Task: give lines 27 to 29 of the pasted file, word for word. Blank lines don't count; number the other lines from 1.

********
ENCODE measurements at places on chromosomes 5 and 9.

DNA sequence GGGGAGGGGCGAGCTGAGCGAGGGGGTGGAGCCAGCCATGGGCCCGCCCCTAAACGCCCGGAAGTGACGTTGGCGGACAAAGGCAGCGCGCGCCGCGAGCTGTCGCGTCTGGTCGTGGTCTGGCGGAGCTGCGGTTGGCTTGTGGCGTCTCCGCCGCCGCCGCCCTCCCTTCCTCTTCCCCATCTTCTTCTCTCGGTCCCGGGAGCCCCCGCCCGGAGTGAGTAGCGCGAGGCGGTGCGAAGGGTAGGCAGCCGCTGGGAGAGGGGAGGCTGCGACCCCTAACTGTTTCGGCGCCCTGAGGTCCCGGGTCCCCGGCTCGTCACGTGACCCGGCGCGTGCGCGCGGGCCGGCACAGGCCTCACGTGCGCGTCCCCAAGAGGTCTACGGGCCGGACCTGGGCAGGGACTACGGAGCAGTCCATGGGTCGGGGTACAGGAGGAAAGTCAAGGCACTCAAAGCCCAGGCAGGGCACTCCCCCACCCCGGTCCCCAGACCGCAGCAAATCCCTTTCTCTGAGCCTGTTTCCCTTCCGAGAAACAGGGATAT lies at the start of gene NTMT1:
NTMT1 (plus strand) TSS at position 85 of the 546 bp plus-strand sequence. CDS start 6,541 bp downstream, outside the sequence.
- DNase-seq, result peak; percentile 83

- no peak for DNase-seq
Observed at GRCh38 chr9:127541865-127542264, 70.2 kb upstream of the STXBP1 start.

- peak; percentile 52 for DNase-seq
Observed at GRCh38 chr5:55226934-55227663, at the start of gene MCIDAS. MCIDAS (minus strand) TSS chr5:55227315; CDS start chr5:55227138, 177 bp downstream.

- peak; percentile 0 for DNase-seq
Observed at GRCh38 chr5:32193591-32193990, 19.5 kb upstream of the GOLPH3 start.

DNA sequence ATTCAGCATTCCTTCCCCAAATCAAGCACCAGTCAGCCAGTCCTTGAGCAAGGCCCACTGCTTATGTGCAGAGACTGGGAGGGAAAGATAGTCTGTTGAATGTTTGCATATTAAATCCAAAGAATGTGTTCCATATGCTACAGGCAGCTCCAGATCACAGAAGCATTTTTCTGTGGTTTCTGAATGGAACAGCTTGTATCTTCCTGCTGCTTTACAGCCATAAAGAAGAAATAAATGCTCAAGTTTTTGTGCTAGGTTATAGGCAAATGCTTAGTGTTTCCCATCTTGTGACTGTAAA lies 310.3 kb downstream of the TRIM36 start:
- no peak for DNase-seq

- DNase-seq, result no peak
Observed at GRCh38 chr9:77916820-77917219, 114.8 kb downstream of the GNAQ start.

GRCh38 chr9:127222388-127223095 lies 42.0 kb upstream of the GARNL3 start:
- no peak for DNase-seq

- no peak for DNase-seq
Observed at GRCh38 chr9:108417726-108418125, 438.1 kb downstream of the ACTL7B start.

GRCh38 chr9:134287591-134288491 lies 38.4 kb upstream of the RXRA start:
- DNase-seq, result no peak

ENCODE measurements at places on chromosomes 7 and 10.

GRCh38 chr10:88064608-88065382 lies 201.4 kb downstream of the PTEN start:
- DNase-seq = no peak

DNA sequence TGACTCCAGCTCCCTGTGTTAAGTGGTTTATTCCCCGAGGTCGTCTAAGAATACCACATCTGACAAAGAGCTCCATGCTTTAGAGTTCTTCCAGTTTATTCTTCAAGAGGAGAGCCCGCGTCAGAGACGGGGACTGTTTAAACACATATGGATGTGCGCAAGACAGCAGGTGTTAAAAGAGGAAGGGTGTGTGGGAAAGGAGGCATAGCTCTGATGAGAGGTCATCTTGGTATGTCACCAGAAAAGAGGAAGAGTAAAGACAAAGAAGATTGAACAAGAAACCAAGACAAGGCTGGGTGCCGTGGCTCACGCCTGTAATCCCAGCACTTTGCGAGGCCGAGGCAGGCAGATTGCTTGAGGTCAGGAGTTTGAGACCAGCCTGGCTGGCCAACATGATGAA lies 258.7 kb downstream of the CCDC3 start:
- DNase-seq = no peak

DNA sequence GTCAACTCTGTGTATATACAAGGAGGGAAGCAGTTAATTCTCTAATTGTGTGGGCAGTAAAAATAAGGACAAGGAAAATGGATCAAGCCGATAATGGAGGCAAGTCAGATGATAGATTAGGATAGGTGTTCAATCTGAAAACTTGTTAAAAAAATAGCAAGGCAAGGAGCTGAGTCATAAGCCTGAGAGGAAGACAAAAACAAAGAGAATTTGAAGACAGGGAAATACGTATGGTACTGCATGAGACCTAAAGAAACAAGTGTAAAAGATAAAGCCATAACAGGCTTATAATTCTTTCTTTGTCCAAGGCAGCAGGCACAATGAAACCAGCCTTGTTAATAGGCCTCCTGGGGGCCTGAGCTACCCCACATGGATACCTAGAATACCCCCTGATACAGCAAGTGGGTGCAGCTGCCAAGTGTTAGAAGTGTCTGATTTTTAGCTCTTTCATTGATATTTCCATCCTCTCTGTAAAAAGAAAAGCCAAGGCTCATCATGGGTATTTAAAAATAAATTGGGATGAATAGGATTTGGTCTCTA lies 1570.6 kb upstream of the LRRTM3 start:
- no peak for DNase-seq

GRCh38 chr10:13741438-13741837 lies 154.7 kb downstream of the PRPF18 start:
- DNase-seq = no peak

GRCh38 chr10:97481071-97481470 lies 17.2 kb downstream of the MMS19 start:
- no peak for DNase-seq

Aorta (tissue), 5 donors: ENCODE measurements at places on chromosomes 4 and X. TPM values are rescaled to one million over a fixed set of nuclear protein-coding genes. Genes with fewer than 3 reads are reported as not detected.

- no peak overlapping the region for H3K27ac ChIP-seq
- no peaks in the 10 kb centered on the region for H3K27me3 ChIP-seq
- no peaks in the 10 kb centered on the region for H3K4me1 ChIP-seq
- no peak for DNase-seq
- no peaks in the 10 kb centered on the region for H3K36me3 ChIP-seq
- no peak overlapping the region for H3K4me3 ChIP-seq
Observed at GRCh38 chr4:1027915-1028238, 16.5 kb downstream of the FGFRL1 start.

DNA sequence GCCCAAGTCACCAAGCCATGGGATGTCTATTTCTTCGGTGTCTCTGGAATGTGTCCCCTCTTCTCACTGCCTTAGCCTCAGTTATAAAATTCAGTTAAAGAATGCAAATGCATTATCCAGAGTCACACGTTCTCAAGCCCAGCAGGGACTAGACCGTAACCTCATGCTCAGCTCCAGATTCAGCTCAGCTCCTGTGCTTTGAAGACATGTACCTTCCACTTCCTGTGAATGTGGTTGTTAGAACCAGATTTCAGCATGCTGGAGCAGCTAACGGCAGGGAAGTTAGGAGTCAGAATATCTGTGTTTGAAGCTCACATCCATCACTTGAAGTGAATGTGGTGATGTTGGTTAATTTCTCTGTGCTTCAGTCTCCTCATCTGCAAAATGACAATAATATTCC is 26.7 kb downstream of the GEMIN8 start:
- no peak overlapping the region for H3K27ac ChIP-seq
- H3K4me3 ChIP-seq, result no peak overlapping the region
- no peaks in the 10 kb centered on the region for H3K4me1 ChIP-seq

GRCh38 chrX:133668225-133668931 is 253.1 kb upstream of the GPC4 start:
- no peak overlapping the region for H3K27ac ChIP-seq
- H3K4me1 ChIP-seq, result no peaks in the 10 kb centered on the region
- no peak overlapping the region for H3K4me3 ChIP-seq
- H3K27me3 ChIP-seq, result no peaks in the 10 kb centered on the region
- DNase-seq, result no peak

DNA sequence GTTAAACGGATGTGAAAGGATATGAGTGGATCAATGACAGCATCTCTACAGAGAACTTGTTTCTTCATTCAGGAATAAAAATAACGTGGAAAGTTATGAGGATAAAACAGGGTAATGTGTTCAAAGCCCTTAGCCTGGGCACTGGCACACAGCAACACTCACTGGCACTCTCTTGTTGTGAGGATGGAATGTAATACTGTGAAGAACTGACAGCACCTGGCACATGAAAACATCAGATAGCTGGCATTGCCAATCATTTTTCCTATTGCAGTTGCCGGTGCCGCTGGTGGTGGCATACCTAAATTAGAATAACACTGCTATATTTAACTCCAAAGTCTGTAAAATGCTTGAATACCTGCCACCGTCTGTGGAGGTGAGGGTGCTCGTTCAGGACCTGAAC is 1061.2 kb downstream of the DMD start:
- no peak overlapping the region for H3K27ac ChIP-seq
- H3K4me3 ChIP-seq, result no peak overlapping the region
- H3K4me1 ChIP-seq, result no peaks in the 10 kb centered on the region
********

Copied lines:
- no peak for DNase-seq

GRCh38 chr10:13741438-13741837 lies 154.7 kb downstream of the PRPF18 start:
- DNase-seq = no peak